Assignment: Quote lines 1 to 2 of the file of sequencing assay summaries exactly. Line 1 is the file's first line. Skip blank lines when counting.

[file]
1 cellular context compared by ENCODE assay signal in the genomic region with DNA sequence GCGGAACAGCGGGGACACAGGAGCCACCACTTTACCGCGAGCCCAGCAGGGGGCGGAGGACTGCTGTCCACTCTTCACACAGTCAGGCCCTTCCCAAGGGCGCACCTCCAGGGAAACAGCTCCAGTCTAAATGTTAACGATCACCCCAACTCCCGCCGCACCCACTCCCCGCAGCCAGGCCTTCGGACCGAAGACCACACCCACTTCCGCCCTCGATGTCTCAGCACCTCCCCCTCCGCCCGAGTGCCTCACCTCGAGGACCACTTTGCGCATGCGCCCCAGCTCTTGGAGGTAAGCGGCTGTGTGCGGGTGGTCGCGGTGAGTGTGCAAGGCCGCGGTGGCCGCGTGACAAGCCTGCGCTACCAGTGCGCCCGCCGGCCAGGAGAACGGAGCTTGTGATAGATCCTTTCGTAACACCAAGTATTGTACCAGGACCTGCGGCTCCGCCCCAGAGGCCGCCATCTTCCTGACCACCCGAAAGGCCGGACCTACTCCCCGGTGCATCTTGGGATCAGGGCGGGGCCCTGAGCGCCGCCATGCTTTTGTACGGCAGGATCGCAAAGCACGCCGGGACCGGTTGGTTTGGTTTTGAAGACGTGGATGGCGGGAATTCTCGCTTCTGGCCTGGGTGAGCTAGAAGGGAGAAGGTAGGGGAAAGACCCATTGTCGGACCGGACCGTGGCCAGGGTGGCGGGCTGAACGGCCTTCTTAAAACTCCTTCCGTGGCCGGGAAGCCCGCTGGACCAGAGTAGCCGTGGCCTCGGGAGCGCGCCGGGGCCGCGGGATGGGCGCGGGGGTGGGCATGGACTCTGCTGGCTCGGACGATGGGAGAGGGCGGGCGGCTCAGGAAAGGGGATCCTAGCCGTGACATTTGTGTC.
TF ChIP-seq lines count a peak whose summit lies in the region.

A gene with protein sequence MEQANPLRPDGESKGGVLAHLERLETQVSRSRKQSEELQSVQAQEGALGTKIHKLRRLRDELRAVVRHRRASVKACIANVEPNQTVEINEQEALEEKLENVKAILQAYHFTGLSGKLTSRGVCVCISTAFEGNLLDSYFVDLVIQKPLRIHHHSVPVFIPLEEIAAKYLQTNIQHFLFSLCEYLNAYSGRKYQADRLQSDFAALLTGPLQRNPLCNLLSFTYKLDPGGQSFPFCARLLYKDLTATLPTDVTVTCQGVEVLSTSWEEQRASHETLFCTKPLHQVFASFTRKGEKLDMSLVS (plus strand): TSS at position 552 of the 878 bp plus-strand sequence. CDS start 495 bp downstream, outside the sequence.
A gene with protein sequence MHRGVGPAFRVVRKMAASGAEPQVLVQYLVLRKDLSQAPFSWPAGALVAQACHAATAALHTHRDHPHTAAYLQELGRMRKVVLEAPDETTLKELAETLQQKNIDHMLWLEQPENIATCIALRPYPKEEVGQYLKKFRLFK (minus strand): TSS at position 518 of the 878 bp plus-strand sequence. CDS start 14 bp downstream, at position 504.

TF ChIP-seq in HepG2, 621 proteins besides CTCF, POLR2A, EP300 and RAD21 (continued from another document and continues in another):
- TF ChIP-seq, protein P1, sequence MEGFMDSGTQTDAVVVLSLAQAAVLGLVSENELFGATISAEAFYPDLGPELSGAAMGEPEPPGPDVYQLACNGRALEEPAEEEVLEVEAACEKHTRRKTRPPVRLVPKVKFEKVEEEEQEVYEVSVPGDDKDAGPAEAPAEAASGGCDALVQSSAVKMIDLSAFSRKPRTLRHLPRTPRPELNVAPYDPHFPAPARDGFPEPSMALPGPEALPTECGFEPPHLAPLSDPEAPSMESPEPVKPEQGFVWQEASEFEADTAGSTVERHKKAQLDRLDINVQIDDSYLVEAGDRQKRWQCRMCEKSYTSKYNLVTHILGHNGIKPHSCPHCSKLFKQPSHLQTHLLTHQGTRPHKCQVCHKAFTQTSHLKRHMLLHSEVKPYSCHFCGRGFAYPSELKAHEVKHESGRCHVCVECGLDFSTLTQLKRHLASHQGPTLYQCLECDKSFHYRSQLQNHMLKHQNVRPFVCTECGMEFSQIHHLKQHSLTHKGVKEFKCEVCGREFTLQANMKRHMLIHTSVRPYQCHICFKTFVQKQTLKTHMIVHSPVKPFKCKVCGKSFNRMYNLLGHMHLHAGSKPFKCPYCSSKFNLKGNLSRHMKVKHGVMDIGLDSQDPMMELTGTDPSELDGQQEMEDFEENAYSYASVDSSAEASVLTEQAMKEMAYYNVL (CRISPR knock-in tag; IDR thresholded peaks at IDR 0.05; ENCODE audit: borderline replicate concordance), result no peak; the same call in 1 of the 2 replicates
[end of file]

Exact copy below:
1 cellular context compared by ENCODE assay signal in the genomic region with DNA sequence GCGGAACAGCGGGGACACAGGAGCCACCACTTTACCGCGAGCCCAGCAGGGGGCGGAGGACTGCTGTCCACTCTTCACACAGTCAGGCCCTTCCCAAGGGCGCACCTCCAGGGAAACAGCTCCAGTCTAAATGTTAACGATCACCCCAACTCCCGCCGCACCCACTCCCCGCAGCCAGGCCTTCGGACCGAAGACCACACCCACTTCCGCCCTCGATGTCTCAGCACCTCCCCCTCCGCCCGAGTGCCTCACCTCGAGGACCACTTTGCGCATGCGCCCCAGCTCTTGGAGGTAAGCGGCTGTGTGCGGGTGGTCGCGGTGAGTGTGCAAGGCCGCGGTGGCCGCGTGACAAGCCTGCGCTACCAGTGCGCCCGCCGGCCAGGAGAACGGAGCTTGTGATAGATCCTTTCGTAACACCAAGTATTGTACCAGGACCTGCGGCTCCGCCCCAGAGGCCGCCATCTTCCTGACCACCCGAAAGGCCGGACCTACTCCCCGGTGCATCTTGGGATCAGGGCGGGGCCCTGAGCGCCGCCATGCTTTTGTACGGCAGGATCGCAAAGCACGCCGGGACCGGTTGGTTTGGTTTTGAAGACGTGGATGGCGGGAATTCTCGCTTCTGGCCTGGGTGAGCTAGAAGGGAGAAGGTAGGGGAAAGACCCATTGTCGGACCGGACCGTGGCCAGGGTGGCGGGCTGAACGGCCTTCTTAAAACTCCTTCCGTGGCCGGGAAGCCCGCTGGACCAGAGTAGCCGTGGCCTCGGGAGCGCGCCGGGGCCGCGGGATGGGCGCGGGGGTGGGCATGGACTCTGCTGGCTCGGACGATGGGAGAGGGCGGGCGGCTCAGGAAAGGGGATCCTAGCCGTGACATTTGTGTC.
TF ChIP-seq lines count a peak whose summit lies in the region.